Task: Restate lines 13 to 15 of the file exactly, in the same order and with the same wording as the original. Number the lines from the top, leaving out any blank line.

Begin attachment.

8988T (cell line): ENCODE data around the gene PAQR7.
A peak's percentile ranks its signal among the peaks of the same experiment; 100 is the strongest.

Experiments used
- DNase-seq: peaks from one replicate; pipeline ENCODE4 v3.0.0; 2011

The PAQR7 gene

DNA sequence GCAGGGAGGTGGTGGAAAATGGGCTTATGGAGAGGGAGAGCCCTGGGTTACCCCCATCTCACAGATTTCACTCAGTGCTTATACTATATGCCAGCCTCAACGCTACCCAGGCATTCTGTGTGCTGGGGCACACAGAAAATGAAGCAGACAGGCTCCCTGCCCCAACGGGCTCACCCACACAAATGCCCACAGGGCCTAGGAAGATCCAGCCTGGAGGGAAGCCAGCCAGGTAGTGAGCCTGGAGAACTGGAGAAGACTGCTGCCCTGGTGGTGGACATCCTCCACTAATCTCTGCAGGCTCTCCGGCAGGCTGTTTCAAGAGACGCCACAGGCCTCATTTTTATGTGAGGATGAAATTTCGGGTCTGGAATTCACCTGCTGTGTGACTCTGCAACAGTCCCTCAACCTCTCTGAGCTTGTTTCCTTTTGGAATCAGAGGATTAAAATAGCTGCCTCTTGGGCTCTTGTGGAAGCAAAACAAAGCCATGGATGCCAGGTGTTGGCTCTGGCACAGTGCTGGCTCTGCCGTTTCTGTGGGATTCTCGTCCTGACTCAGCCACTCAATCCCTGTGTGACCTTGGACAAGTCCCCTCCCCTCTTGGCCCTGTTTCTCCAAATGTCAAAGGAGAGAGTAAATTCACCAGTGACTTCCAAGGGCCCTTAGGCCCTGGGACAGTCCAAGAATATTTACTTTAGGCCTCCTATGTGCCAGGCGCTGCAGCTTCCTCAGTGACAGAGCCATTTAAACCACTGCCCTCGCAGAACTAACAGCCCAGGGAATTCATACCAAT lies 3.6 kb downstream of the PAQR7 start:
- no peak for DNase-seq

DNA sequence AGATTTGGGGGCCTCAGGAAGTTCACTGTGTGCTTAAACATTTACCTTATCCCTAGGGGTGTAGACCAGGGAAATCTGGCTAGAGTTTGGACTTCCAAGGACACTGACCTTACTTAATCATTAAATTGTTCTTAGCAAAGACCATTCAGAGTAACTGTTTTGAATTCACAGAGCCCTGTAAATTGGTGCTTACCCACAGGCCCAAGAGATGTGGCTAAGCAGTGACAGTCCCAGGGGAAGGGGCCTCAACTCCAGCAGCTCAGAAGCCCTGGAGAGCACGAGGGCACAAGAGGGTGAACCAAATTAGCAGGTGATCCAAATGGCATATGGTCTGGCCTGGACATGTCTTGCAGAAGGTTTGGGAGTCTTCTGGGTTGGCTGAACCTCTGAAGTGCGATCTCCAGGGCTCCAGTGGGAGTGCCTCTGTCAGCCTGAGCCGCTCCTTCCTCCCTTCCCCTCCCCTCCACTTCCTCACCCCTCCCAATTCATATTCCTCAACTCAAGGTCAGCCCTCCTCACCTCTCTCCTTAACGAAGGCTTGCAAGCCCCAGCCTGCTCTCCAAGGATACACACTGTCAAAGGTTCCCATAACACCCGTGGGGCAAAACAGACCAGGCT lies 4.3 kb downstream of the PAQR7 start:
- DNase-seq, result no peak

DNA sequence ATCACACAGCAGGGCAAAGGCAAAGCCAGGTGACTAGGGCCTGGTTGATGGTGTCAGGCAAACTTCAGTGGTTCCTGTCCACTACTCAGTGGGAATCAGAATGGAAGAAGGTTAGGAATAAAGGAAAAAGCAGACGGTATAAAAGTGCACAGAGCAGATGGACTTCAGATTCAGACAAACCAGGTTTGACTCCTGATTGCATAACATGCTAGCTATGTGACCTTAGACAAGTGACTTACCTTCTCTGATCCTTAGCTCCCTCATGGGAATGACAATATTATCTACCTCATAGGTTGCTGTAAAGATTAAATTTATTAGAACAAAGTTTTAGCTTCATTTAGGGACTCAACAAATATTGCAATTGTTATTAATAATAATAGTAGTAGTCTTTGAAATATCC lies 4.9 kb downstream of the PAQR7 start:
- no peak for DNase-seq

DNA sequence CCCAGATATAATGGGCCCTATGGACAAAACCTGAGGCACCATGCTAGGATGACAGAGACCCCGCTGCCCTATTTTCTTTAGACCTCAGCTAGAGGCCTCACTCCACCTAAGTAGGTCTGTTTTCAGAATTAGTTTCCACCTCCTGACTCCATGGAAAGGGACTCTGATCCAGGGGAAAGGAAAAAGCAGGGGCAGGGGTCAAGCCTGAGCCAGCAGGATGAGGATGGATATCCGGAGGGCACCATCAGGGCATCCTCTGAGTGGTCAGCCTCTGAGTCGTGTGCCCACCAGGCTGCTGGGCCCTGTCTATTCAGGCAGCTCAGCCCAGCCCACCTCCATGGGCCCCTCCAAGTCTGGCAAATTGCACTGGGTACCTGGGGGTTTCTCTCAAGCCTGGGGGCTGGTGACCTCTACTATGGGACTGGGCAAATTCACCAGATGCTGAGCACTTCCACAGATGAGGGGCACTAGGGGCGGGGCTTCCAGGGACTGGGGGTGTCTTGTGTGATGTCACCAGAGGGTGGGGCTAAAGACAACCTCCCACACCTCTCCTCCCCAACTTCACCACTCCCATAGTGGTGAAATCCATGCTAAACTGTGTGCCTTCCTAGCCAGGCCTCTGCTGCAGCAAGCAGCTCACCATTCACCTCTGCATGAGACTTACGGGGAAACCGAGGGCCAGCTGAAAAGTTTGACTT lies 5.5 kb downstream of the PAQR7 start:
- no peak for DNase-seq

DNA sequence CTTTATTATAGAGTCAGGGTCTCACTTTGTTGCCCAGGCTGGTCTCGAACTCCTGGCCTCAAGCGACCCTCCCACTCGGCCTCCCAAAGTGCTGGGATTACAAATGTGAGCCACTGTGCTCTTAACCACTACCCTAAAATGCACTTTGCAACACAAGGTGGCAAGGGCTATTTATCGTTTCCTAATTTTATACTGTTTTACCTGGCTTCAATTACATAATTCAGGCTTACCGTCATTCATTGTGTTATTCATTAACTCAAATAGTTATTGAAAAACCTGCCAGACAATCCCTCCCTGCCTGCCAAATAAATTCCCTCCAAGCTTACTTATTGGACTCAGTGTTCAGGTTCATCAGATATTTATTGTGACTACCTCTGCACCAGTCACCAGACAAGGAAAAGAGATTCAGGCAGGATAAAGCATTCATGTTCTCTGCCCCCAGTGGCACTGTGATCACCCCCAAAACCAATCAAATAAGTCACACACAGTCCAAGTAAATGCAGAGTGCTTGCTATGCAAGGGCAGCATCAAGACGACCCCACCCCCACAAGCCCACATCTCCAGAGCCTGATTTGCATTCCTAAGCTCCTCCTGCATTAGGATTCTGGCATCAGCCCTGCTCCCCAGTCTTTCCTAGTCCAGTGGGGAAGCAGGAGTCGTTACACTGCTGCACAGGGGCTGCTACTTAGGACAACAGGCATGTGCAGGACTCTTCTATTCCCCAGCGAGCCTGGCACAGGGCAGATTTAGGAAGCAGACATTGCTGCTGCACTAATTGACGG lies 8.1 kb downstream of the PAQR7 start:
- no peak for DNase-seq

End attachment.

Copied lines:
- no peak for DNase-seq

DNA sequence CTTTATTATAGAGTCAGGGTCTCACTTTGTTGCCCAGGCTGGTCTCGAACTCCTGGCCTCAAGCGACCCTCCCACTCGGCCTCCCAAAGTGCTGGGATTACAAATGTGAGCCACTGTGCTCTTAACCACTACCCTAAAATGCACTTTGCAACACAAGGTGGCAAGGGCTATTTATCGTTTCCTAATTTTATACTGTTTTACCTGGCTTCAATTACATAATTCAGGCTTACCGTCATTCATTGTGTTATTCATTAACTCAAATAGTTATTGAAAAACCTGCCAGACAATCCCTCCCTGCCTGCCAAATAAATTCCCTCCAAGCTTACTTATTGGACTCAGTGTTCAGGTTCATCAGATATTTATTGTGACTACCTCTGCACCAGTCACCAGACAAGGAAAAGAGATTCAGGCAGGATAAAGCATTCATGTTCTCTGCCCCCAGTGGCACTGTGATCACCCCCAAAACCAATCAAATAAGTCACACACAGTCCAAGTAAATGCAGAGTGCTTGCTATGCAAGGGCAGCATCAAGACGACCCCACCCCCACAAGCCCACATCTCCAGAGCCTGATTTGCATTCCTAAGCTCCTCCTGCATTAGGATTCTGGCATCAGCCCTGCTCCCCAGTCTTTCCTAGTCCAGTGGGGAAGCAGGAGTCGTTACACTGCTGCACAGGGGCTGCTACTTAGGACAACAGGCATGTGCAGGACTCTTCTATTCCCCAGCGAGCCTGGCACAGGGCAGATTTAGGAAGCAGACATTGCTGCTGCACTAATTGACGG lies 8.1 kb downstream of the PAQR7 start:
- no peak for DNase-seq